…Welcome to NBA All-Star Weekend 2017

By Andrew J. Pridgen

I’m the guilty party here. For whatever reason, I’ve given people the benefit of the doubt pretty much my whole life when it comes to knowing and accepting and proven facts…as facts: Crayons are made of paraffin wax and color pigments, ABBA getting back together may be an abomination but it is not an attack on Sweden and Keanu Reeves partnered with Gary Busey is a more explosive a combination than carbon and oxygen.

It was stupid, me talking all of this for granted. I know.

Assuming certain known laws of science and nature were part of the accepted conversation freed up most of my adult life to, you know, ponder the more pressing mysteries of the universe, such as: Does $10 endless apps from TGI Friday’s really mean you can sit there for however long you fucking want, like till the next day, and the day after …and the day after that and just SESAME JACK™ CHICKEN STRIPS and STACKED CHILI CHEESE FRIES till you die and live and die again for all of fucking eternity? Till the next celestial supernova in this galaxy and then again continued on the time-space continuum loop in another parallel worlds… for $10? If so, I’m in…and where the fuck is there still a Friday’s besides the movie Cocktail and the Ontario Airport?

But when I discovered that some truths are, in fact, refutable or reduced to opinions by everyone from world leaders to celebrity jocks, I feel broken. Or, notably, like a spoke that snapped in the wheel that is a society that is wobbling and ceasing to function.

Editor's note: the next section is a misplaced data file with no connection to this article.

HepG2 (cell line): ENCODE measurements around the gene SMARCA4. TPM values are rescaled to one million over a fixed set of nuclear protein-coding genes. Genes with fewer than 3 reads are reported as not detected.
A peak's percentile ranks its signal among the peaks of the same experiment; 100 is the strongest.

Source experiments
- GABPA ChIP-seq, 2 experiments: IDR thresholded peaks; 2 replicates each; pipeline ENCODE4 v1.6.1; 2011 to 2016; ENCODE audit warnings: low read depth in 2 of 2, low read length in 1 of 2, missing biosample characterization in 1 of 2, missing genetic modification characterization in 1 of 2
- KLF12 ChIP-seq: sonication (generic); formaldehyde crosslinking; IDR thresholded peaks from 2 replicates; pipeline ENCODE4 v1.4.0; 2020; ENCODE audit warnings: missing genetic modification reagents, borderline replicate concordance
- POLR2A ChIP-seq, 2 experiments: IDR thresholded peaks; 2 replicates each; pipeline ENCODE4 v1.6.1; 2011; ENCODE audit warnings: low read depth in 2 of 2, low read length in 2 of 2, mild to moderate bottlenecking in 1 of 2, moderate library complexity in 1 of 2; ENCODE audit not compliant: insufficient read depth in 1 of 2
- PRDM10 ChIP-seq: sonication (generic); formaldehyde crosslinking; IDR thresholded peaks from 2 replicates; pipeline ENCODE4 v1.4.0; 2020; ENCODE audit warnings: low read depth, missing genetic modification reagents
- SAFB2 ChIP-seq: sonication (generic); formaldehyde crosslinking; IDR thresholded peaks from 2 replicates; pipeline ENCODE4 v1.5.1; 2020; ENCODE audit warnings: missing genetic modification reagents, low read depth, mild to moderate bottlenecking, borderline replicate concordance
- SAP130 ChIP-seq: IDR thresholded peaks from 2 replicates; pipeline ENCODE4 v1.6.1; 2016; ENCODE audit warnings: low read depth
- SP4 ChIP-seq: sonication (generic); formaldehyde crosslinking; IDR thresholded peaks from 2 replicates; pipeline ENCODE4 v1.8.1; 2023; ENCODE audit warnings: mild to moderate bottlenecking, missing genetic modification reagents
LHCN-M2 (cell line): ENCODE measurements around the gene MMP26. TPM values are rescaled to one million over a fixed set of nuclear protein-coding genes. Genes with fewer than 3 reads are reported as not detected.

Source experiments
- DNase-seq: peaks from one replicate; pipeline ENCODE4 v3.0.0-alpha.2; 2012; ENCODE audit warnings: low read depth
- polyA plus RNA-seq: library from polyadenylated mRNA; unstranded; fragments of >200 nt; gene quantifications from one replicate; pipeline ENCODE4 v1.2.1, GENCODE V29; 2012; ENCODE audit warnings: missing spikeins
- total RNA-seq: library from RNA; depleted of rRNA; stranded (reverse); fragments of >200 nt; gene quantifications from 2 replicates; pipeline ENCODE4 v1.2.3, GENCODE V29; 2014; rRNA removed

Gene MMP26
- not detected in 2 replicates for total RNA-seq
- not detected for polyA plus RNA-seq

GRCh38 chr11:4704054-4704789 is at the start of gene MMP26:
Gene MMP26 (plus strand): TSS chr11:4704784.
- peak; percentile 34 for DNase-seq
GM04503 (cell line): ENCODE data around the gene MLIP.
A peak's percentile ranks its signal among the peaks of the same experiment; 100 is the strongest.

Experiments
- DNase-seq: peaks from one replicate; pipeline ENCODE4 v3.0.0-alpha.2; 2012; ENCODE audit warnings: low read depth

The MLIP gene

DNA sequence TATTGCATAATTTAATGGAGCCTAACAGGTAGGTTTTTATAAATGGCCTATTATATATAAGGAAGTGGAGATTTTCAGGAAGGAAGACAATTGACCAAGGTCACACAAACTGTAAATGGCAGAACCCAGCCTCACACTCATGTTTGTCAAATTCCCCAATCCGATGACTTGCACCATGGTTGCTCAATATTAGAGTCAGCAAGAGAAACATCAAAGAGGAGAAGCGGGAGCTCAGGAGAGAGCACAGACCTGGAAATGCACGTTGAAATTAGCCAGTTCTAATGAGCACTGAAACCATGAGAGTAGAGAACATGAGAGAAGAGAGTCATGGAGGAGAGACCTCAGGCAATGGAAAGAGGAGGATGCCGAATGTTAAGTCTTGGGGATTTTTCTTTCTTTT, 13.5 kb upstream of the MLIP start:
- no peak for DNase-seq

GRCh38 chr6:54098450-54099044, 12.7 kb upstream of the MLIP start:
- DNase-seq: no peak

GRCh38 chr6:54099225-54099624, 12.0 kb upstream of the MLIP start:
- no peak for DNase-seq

My belief system shaken to its foundation as if there’s fracking going on beneath it, here are two things I still (think I) know to be true about time spent here:

  1. Find out what you’re good at and become an expert in it: I learned when I was about 16 from watching this guy at Aladdin’s Castle Arcade (<– actual arcade name. Also, I had a bumper sticker on my car in high school, a Volvo 240 DL wagon which is the best car ever to drive in high school, that said, “I scored big at Aladdin’s.”) So this guy had the changer-maker thing affixed to his belt. Quarters, nickels, pennies and dimes. Poor dimes man, always getting lost or messing up the order of everything. Anyway, this guy could make change and exchange tickets and give you tips to get to the next level (all of those in the context of if you just heard the audio would sound vaguely like someone trying to instruct a willing teen on how to finger bang a chick… “Now just ease up on the stick and press, no press the button. OK right there. Right there. Faster. Not so hard. OK, move a little to the left. OK, now faster…there. There. You got it. Hold on. Hold on. Oh. Oh. Oh yeah. Oh yeah…oh yeah right there. Phew. Nice job buddy.”) He was a pro at what he did in a sweat-lined Aladdin’s Castle poker visor that you could win for only 2,800 tickets from Skee ball. He wasn’t creepy, at least not to me or my buddies. He believed me when I said the Super Pac Man machine ate your quarter… “Why were you playing Super Pac Man in the first place?” he would deadpan. And he wore the Iron Maiden album catalog in t-shirt form as his work attire. And then he just, he just disappeared from my life after high school like people do. But he was the best at what he did. I witnessed that and I believe it to this day.
  1. And when your expertise is no longer needed, keep striving to figure out what you can really do to help: In other words, I want to believe that the Aladdin’s Castle guy jumped head-first off the Mervyn’s roof when the arcade closed. Because really, what else was there for him to do? Or maybe the arcade’s closure pushed him to go back to JC, then undergrad at Stanford, than post-grad at MIT and he now works for the Wellcome Trust Sanger Institute and last year helped sequence the genomes of five new breast cancer genes.